Rolf Aldag, the Columbia-HTC manager, has responded to Olympic champion Bradley Wiggins's criticisms with some sharp comments of his own. The Englishman claimed this week that he found "the vibe in the team very artificial," and feared that Columbia was "becoming the Cav show."
Wiggins rode for Columbia in 2008 before leaving for Garmin-Slipstream and emerging in this Tour de France as a possible overall contender. Speaking on Monday's rest day, however, he was less than complimentary about the regimented structure at Columbia, comparing it unfavourably with the more relaxed regime at Garmin.
"Yeah, it is like that," said Columbia-HTC manager Aldag to the charge that there is a strong emphasis on discipline at Columbia, "but we're not here to have fun – we're here to have success and have fun. It's professional sport and I don't think you'd find big sponsorships if you just hang out with a bunch of friends.
"I think we have had 55 wins this year, so I think it's crystal clear [our approach] works," continued Aldag. "We have expectations – for example, on ethics, our code of conduct in the [riders'] contract is two times longer than for others. We are strict, we are hard, but we learned our lessons from history."
The history in question being that of the team, which evolved from the German T-Mobile team, of which Aldag was a long-serving member. It has since been claimed that a culture of doping existed within the team. Aldag himself admitting to having used EPO.
"We have a structure, but I don't think you can make friends with the riders and agree on everything," added Aldag. "I do believe the best way to have fun on the team is to have success, rather than talking yourself into it, saying, ‘what a great team of losers we are!'"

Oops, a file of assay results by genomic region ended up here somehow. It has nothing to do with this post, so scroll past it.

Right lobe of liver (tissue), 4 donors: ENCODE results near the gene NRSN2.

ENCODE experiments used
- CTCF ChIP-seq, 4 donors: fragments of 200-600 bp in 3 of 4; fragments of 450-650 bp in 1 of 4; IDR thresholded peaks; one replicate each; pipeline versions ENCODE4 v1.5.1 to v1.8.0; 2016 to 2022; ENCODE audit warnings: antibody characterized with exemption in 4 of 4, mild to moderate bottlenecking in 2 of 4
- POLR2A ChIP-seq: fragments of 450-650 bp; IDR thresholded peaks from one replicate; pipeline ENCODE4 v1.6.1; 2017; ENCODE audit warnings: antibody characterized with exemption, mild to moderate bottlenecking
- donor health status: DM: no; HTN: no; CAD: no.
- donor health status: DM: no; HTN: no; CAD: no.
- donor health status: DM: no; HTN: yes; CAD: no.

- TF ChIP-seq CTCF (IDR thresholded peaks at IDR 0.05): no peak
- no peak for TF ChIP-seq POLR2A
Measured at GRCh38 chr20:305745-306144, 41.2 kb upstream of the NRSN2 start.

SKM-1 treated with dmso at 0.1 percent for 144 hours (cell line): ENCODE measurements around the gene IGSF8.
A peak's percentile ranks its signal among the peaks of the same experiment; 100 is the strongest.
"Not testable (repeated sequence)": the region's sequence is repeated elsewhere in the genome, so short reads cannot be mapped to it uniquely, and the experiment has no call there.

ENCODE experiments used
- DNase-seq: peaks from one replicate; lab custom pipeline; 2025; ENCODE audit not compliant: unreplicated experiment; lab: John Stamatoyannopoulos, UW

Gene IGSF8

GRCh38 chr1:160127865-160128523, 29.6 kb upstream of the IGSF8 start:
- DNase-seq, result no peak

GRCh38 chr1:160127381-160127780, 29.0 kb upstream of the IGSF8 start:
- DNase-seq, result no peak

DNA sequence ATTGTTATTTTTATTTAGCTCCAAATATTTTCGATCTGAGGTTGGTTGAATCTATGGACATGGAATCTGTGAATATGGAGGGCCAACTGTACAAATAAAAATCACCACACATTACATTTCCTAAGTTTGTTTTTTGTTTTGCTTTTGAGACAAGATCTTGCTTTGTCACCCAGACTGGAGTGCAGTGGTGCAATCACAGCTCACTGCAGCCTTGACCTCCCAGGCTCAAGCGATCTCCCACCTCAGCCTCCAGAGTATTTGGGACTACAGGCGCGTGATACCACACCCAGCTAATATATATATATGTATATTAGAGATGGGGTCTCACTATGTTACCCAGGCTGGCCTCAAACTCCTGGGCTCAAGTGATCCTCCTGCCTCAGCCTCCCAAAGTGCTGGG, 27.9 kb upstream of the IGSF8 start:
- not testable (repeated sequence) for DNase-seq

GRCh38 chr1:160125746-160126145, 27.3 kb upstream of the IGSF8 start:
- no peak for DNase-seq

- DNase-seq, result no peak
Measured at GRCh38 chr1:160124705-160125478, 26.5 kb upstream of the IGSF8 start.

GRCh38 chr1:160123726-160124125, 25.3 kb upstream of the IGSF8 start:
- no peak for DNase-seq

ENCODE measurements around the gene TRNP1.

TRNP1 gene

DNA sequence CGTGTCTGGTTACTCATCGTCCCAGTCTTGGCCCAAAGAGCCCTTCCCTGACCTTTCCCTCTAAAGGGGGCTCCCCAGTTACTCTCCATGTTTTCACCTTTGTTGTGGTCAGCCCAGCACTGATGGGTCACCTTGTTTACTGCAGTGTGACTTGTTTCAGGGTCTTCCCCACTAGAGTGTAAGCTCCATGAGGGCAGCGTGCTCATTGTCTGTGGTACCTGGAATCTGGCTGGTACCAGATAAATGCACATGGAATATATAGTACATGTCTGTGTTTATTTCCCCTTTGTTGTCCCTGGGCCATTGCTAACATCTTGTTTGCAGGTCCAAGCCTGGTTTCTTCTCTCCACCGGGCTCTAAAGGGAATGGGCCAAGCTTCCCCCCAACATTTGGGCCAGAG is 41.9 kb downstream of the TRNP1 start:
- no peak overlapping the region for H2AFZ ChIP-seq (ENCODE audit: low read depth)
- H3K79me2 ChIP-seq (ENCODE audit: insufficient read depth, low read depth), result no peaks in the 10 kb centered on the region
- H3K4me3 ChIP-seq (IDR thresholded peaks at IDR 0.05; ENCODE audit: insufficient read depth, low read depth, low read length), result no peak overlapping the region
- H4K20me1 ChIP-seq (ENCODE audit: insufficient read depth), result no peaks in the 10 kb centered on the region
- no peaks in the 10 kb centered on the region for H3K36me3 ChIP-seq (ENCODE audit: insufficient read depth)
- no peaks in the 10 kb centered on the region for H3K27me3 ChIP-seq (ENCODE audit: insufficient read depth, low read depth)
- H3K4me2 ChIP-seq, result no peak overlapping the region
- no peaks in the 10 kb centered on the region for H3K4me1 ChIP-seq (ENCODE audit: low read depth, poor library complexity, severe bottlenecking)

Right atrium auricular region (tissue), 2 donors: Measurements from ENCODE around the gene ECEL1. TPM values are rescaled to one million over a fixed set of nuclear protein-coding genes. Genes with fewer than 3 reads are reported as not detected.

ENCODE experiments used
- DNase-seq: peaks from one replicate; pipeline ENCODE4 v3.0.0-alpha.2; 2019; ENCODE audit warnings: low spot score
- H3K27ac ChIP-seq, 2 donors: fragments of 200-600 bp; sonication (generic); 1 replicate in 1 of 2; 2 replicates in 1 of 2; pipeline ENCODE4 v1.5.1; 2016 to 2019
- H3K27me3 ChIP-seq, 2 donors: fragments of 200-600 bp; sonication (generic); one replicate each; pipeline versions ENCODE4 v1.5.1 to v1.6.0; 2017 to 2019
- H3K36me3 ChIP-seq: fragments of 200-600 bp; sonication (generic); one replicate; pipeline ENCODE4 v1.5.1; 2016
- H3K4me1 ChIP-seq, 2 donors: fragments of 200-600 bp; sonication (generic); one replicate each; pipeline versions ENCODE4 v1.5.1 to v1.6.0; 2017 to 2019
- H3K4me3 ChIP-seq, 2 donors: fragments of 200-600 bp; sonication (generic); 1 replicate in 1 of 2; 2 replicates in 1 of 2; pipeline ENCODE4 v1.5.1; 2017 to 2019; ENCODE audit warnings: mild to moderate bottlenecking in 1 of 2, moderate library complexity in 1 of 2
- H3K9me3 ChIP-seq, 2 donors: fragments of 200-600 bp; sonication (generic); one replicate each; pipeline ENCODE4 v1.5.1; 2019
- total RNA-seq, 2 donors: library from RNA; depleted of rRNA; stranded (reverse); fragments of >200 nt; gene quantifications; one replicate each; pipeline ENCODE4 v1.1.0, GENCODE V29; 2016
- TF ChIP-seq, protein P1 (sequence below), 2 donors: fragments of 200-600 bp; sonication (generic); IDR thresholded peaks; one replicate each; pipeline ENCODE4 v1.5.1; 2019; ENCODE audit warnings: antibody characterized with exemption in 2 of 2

On Wiggins, though, Aldag insisted there are no hard feelings, and said that he is not surprised to see him challenging at the business end of the race. "Bradley is doing a brilliant race.
"[Last year] he had a different focus. He was focused on the Olympics [in which he won two gold medals] and we gave him all the freedom to do so. We had a race schedule with him and he came back about five times and wanted to change it. That was fine.
"I saw the big potential in him, we saw his SRM files," continued Aldag. "It's not a big surprise he's doing so well here. We have his files from the  Giro team time trial and the wattage he posted there, it's incredible. He was incredibly strong. You see that number, you see he's tall and skinny, and he loses six more kilograms… it's just a question of his ambition.
"I respect Garmin," added Aldag. "There are riders there who wouldn't fit into our team, and the other way around. I think Bradley was maybe pissed at Cav's comments [when Mark Cavendish criticised Garmin at this year's Giro for, in his opinion, placing too much emphasis on the team time trial], but there's good competition between us. There's no drama, no bad feelings at all."
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Richard Moore is a freelance journalist and author. His first book, In Search of Robert Millar (HarperSport), won Best Biography at the 2008 British Sports Book Awards. His second book, Heroes, Villains & Velodromes (HarperSport), was long-listed for the 2008 William Hill Sports Book of the Year.
He writes on sport, specialising in cycling, and is a regular contributor to Cyclingnews, the Guardian, skyports.com, the Scotsman and Procycling magazine.
He is also a former racing cyclist who represented Scotland at the 1998 Commonwealth Games and Great Britain at the 1998 Tour de Langkawi
His next book, Slaying the Badger: LeMond, Hinault and the Greatest Ever Tour de France, will be published by Yellow Jersey in May 2011.
Another book, Sky’s the Limit: British Cycling’s Quest to Conquer the Tour de France, will also be published by HarperSport in June 2011.
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